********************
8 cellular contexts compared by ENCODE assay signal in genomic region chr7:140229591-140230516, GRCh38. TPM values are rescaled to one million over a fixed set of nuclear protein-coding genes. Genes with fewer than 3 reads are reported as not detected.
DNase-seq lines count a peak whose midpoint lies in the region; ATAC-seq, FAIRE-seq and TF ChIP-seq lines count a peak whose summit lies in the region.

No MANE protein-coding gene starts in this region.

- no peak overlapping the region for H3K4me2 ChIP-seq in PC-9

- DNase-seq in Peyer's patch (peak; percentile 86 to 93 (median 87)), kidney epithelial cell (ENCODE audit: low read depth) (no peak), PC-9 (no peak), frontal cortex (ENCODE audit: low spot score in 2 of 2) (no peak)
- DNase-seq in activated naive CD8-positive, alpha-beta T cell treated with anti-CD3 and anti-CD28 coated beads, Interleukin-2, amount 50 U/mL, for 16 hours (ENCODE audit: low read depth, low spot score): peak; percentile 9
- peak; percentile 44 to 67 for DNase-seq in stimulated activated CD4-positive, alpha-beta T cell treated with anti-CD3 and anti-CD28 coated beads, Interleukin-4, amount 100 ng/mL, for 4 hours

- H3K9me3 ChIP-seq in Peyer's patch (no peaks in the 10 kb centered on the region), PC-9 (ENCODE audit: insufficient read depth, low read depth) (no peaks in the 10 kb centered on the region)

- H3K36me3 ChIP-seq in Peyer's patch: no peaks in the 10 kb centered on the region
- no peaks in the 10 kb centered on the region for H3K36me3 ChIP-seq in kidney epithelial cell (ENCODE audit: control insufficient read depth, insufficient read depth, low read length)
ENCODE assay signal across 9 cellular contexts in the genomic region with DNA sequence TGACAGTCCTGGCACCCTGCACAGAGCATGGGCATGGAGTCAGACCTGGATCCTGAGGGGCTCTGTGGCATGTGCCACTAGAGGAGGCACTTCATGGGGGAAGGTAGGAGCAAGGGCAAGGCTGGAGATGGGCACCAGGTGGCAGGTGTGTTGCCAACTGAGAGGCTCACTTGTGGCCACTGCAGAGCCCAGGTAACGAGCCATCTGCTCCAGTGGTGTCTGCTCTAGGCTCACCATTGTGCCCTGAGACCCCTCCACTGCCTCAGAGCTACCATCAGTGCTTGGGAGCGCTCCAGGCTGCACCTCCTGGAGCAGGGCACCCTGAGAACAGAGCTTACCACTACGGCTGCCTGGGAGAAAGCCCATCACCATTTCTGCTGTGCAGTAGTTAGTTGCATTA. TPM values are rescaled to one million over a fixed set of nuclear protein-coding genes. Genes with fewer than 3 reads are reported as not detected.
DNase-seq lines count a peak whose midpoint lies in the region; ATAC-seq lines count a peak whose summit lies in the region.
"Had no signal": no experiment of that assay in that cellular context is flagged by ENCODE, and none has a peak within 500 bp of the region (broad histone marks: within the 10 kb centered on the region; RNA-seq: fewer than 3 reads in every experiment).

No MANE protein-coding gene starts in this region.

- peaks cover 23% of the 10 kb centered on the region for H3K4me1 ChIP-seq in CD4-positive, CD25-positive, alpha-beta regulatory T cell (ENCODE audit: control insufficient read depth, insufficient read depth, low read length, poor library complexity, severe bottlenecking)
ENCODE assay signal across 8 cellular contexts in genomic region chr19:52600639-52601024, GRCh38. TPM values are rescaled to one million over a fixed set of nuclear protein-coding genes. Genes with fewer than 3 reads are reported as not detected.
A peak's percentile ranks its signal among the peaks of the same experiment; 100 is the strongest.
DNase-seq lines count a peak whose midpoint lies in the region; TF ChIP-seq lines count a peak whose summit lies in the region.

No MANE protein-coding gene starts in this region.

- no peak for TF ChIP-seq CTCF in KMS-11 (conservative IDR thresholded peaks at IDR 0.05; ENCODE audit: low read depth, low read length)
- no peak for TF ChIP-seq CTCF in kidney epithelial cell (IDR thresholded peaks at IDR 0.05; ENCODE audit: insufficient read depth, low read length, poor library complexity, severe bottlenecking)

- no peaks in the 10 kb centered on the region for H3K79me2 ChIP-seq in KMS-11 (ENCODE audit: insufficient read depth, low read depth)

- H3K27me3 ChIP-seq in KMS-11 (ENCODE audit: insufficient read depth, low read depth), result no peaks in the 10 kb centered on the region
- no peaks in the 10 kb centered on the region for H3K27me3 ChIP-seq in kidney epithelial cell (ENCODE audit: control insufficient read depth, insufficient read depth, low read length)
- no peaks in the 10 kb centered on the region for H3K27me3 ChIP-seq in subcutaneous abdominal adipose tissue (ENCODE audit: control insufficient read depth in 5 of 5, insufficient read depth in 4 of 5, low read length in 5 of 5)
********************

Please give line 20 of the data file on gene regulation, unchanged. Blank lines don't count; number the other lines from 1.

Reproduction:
- no peak for TF ChIP-seq CTCF in KMS-11 (conservative IDR thresholded peaks at IDR 0.05; ENCODE audit: low read depth, low read length)